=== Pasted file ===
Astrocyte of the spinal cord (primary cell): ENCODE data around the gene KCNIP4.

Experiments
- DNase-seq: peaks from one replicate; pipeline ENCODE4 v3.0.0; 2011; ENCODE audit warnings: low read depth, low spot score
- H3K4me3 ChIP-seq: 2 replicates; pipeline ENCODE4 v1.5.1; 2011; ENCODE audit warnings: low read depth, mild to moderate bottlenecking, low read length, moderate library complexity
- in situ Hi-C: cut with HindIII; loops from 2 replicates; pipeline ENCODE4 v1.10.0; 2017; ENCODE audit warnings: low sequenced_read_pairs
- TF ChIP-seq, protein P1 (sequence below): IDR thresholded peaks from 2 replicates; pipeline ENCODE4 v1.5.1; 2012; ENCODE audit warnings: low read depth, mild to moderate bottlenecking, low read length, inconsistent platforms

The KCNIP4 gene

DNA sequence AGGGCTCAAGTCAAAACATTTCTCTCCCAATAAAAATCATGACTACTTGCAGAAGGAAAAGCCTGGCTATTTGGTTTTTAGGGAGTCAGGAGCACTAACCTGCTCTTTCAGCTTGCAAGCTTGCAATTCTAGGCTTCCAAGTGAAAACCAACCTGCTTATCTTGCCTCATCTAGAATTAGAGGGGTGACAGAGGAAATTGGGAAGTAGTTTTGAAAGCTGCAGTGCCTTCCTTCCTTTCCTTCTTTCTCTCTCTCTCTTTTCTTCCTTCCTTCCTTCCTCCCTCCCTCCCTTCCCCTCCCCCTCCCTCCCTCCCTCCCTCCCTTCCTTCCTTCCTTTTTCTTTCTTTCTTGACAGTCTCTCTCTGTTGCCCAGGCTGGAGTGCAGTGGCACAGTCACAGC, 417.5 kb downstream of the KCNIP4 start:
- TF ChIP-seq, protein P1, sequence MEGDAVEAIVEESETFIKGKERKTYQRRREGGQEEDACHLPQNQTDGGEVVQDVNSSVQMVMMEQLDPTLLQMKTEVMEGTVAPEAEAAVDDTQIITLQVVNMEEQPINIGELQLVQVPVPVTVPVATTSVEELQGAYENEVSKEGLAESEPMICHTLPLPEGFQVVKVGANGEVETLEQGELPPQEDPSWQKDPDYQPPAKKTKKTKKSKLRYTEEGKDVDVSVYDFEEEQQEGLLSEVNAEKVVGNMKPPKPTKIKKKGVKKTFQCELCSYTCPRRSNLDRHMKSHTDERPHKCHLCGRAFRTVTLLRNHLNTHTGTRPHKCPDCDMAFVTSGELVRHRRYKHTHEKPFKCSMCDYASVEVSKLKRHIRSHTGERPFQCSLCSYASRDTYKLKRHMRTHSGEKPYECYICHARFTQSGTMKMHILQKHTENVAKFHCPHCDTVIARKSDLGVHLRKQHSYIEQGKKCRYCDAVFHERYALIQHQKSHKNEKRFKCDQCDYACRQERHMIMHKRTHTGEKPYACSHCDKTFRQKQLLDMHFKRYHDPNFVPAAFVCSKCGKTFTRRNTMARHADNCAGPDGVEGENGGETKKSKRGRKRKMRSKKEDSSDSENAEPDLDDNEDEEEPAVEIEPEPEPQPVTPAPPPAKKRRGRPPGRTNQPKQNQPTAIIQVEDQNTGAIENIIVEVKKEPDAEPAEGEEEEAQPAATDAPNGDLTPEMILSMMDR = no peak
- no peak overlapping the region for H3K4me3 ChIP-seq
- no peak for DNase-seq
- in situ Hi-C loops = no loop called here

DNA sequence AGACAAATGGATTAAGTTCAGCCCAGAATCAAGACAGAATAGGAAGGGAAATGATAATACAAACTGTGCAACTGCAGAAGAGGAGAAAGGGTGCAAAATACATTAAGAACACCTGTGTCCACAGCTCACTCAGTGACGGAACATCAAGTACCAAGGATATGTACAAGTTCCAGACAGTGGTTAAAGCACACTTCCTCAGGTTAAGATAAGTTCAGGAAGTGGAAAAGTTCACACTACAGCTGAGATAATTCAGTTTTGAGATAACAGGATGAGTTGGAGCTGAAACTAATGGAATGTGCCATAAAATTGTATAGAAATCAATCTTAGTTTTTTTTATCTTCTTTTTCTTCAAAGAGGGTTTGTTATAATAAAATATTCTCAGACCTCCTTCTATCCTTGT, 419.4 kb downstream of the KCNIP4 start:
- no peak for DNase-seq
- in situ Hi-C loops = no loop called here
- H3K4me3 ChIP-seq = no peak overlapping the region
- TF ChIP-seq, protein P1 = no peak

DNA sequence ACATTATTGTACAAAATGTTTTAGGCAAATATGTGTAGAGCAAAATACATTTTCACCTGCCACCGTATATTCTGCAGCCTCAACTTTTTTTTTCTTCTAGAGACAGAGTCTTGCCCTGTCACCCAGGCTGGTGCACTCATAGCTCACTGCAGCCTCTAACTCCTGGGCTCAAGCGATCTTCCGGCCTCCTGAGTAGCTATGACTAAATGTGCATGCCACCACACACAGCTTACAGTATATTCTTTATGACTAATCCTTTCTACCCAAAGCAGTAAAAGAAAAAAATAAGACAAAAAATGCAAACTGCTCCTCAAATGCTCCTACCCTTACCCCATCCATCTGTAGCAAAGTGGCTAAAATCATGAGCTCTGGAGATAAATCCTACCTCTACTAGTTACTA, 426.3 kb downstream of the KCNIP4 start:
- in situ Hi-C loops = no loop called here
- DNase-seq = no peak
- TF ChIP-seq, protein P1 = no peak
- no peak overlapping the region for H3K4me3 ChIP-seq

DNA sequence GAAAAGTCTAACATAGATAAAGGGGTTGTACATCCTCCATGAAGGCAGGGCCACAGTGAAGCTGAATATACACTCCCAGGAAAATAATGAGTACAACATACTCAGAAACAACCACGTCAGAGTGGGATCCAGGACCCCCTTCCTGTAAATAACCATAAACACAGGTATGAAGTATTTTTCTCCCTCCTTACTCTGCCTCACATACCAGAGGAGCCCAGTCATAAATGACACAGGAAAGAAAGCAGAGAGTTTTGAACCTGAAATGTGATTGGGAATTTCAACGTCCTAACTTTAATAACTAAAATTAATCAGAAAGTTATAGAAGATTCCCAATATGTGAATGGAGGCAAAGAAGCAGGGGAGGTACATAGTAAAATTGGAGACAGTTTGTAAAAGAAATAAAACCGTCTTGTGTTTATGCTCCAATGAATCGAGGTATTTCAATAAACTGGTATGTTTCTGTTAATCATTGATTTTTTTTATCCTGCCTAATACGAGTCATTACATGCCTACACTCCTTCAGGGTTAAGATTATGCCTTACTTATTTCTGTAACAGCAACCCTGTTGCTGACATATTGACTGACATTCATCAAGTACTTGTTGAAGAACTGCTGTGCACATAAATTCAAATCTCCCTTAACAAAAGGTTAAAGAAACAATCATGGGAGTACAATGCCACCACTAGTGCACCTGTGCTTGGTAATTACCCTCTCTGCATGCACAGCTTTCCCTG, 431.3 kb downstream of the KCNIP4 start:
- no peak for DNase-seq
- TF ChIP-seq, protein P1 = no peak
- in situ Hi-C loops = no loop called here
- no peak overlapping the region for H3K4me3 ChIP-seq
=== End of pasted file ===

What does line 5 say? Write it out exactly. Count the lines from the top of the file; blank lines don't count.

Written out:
- in situ Hi-C: cut with HindIII; loops from 2 replicates; pipeline ENCODE4 v1.10.0; 2017; ENCODE audit warnings: low sequenced_read_pairs